Maybe it is time you thought of yourself as a brand, almost as though you were no different from a soap or a car. People hate being typecast, but in practice, they get typecast anyway. For career advancement, it may be better for each of us to acknowledge this, realise where our core strengths lie and work to improve our skills. A friend recently said to me she did not know what to make of the GM car brand.
She added that when she thought of other brands like Toyota, Honda or Maruti Suzuki, she associated each one with one or more clear value propositions, be they efficiency, engineering innovation or reliability. I suggested perhaps marketers of other car brands had sold their brands' strengths better to her, or maybe she had not given the GM brand sufficient attention yet. She agreed both were possible. But if the first reason is the right one, what does it teach us?
I remembered our conversation when I read a book I chanced upon at a pavement store last week: How You Are Like Shampoo - For Jobseekers by Brenda Bence. It shows how the principles of product branding can be extended to people as well.
Research shows that pattern matching is central to humans. In the 1970s, psychologists Nancy Cantor and Walter Mischel, then at Stanford University, demonstrated how people resort to stereotypes, and tend to categorise strangers within the first few moments of interacting with them. Around the same time Donald O. Clifton, considered the father of 'strength-based' psychology, also suggested that to make a success of their lives, people needed to identify their unique talents and work towards maximising them.
This would enable them to produce better results at work and also offer them opportunities whenever the specialisations they had were needed. In a recent blog, Daniel Gulati, author of Passion & Purpose: Stories from the Best and Brightest Young Business Leaders, discusses a study of Hollywood actors by MIT Professor Ezra Zuckerman. The study concludes - and Gulati agrees with it - that actors who typecast themselves early in their careers, largely doing roles that conformed to a particular image, tended to earn more. "There is a lesson in this for career generalists wondering whether it is time to specialise in their next role, either within their current organisations or in a new company," says Gulati.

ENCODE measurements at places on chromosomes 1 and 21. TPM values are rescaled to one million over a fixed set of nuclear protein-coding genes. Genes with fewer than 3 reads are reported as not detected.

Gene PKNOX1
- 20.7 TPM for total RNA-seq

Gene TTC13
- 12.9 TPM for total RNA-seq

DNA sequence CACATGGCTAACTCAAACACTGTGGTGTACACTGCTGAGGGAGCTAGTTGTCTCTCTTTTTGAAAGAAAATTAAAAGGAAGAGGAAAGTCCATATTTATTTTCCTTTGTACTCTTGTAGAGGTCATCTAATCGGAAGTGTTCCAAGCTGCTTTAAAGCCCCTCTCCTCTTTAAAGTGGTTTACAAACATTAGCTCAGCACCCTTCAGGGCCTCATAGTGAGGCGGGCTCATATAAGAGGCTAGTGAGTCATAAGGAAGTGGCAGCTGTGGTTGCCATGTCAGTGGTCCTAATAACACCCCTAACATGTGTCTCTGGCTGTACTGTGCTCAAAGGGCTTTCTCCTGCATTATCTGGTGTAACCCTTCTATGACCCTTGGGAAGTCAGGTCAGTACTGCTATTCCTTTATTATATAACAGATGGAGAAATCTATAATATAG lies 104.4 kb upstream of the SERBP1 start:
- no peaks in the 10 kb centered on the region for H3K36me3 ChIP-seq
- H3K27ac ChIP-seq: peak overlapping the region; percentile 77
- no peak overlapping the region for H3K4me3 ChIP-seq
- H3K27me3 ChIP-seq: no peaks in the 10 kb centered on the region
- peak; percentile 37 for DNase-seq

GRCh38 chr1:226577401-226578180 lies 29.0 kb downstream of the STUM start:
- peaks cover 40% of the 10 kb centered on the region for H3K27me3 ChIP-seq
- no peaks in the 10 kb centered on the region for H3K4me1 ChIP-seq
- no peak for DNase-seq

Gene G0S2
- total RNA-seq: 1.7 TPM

So how do you start becoming a specialist? First, you have to get over the mindset that there is nothing 'unique' about you, and combat years of conditioning that trains people to focus on overcoming their shortcomings.
Research-based consulting company Gallup has held millions of psychological interviews and identified themes of talent that aid people in achieving success. It offers the Clifton 'Strengths-Finder' tool, which lists 33 traits - and tests by which individuals can ascertain how much of each trait they possess. There are many other such tests.
Experts suggest the road to specialisation can also start from listening to what people say about you, how they introduce you. Then set down your own assessment. Get peers and seniors involved. Having acquired a realistic picture, start getting better at what you are good at, and let people know it too.
If the person hiring you does not know your key strength, chances of you getting into a role of your liking are slim. Similarly, if you are good at many things, your employers should know, so you can help fill holes in the organisation when they arise.